Protection of Children from Hazards. Schoolchildren deserve to be protected from environmental hazards in their school; however, no standards exist providing such protections. For example, in the states with OSHA coverage, school employees are covered by standards including: a written hazard communication standard that lists all products with toxic ingredients, access to material safety data sheets, training for employees on chemical hazards; protective equipment for employees to use; a laboratory standard covering science teachers and technicians; emergency evacuation procedures; and access to any environmental monitoring performed by the employer. However, students are not covered by these standards.(74)
Citizen Participation in Cleanup Decision-Making. Environmental restoration should be guided by a citizen council with the authority to guide the cleanup and a public transparent process, with the municipality and people of Vieques in the driver's seat.(75)
Address Persistent Organic Pollutants (POPs). Alaska Natives also suffer from the effects of persistent organic pollutants (POPS) that tend to become concentrated in northern latitudes.
COMMUNITY & ECONOMIC DEVELOPMENT
Removing the Risks from Brownfields. Removing health risks must be the main priority of all brownfields action plans. Policy requirements and enforcement mechanisms to safeguard environmental health should be strengthened for all brownfields projects located in these communities.
Cross-Sector Brownfields Partnerships. Funding for brownfields pilots from EPA and other federal programs should continue to be made more accessible by community-based non-profits.
Develop Brownfields Partnerships with Academic Institution. Residents in neighborhoods with brownfields sites must be an integral part of the redevelopment process.(76) Many brownfields are located in or near people of color communities and urban colleges and universities. Urban universities, with their multiple social and physical sciences specialists, could be natural partners in land use decision-making in brownfields remediation. A defined role for colleges and universities in close proximity to brownfields pilot programs should be included in the current remediation process from local to federal levels.(77)
Institute Anti-Displacement Provisions in Brownfields Redevelopment. These requirements should be incorporated into all federal, state and local brownfields laws. Since displacement cannot be completely avoided, compensation and assistance in relocation should be provided to individuals and families adversely affected by brownfields redevelopment, including in the case of a greater environmental hazard being discovered during the assessment and remediation processes. Support efforts to expand opportunities for community groups to purchase and redevelop properties in their neighborhoods, and in partnership with state and private entities through existing brownfields redevelopment programs. This should include the provision by government agencies at all levels (but in particular at the local and regional levels) of tax benefits and subsidies typically given to private institutions.(78)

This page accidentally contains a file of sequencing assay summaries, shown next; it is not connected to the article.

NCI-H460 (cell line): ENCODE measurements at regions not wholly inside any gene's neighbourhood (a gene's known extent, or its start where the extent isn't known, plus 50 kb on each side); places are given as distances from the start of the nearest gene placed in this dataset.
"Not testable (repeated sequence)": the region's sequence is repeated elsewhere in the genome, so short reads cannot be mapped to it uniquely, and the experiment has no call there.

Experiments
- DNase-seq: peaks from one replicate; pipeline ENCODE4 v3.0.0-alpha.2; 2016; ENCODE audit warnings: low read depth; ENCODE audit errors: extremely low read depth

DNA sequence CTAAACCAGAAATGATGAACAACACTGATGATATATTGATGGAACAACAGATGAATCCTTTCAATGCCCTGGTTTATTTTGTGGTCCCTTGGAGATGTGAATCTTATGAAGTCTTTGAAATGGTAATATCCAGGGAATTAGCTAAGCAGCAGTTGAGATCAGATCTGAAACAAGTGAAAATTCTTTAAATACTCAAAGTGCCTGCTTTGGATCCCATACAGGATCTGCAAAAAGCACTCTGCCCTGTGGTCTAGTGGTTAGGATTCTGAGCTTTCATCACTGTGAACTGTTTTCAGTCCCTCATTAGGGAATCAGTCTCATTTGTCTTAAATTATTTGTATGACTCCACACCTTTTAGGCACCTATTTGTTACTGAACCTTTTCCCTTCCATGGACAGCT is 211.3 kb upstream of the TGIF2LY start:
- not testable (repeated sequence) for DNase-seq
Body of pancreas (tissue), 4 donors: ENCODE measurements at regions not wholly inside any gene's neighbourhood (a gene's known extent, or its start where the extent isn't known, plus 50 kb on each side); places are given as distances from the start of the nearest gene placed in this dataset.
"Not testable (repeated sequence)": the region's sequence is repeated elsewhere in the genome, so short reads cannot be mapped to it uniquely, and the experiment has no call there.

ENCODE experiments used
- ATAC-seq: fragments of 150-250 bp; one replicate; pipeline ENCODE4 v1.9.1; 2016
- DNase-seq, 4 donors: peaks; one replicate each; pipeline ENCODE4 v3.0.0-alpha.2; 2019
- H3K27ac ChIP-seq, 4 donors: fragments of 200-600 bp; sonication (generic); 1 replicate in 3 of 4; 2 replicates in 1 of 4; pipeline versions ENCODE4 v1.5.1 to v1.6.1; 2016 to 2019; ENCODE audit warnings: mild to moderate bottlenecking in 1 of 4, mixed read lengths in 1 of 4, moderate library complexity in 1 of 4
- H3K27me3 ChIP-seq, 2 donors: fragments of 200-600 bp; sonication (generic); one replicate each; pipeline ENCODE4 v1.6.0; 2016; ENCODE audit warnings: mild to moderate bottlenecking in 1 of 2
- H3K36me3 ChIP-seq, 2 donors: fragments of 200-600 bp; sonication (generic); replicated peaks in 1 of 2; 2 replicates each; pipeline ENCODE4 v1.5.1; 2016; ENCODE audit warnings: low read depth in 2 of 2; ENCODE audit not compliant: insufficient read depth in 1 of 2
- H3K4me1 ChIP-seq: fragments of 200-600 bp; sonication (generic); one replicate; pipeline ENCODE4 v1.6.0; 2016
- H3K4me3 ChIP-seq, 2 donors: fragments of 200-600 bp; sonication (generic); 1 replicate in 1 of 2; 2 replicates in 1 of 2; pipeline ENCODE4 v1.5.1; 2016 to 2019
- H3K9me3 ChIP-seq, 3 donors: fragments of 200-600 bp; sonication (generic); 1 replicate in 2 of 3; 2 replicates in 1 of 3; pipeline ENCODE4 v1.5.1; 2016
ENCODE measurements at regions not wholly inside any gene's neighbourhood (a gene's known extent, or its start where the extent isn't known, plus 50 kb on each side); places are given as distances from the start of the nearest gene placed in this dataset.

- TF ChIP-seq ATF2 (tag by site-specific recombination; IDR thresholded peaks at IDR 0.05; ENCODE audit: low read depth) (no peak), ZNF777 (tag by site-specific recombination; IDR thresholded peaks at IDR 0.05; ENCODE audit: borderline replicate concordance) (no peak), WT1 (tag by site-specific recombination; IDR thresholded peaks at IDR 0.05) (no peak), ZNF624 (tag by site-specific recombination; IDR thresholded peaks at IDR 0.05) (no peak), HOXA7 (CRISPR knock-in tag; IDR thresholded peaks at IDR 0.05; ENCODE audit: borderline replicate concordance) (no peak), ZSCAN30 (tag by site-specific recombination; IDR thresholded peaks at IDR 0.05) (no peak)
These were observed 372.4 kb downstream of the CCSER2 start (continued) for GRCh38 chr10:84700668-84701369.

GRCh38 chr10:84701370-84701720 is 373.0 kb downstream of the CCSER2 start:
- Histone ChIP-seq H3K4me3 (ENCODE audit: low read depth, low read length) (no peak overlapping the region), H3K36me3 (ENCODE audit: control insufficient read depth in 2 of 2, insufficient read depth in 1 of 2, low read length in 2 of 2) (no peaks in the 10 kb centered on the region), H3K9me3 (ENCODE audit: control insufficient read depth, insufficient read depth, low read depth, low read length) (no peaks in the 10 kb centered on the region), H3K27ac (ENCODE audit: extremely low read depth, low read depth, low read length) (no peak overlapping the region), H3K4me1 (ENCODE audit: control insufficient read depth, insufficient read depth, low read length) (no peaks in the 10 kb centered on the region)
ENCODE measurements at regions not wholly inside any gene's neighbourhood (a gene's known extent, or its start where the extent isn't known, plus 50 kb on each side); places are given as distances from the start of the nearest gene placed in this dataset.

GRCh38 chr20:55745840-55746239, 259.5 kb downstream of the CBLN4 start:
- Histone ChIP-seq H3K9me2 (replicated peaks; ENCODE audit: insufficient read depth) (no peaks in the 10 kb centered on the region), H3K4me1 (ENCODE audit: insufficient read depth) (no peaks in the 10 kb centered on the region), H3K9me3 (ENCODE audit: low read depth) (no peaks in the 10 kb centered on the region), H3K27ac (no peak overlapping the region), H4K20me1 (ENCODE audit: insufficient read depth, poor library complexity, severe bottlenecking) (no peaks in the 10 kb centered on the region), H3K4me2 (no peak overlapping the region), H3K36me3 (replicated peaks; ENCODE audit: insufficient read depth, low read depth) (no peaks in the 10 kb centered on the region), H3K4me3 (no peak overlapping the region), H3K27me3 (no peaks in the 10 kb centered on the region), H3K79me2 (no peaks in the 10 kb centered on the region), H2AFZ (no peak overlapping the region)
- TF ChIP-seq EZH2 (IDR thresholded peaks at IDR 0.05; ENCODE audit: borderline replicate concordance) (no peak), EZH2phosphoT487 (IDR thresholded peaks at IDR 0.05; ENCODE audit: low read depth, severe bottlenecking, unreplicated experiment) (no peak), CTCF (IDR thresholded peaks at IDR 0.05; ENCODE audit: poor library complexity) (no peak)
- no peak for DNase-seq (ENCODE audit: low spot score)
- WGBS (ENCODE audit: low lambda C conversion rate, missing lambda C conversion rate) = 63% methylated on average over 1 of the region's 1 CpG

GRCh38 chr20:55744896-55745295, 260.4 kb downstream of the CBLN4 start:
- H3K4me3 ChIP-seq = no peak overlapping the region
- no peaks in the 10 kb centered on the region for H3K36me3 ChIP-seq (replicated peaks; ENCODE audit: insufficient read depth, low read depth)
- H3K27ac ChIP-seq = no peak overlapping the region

Establish Community Land Trusts. The establishment of Community Land Trusts (CLTs) could allow communities to purchase or obtain brownfields from local governments at below-market rates, and then redevelop them for a variety of community needs including limited-equity housing. CLTs are community-governed nonprofits, with development priorities that are determined by local residents.
Environmental Justice-Driven Community Development. Environmental justice organizations should become involved in redevelopment processes in their neighborhoods in order to integrate brownfields priorities into long-range neighborhood redevelopment plans. This will allow for the use of Tax Increment Finance (TIF) funds accrued by the redevelopment process to fund the cleanup and redevelopment of brownfields sites for community-determined uses.
Community Benefits Plans. Encourage environmental justice movement leaders to develop environmental justice criteria for Community Benefits Plans (modeled after those employed successfully in union organizing) in order to assess the desirability of any given brownfields redevelopment project proposed for a community.
Combat "Brownlining." Environmental justice groups must actively advocate against the "brownlining" practices of financial institutions, which limit their investment in redevelopment projects in neighborhoods with an industrial past (i.e., usually low-income inner city communities of color). As long as the financial capital markets are effectively shutting out communities of color through lending practices that are discriminatory, the majority of brownfields will remain contaminated and underutilized.
Private Industry Relocation Programs. An increasing number of contaminated communities are calling for buyout and relocation. There is a need for an interdisciplinary team that can work with communities to assist them initiate discussions and relocation negotiation offers with local industries. As the recent victory in Norco, Louisiana demonstrates, successful negotiations involve: a lot of corporate and real estate research, bold, targeted activism, "good cop- bad cop" tactics, effective media exposure and quiet diplomacy all coordinated with one integrated strategy. Moreover, successful negotiations always involve a well-organized, well educated, community that is willing to speak for itself with a lot of good help.(79)
Worker Protection. It is essential that the environmental justice movement supports farm worker organizations including the Farm Worker Network for Economic and Environmental Justice (FNEEJ), the Farm Labor Organizing Committee (FLOC), and the United Farm Workers of America (UFW) in their efforts to secure legal rights and collective bargaining contracts with growers.(80)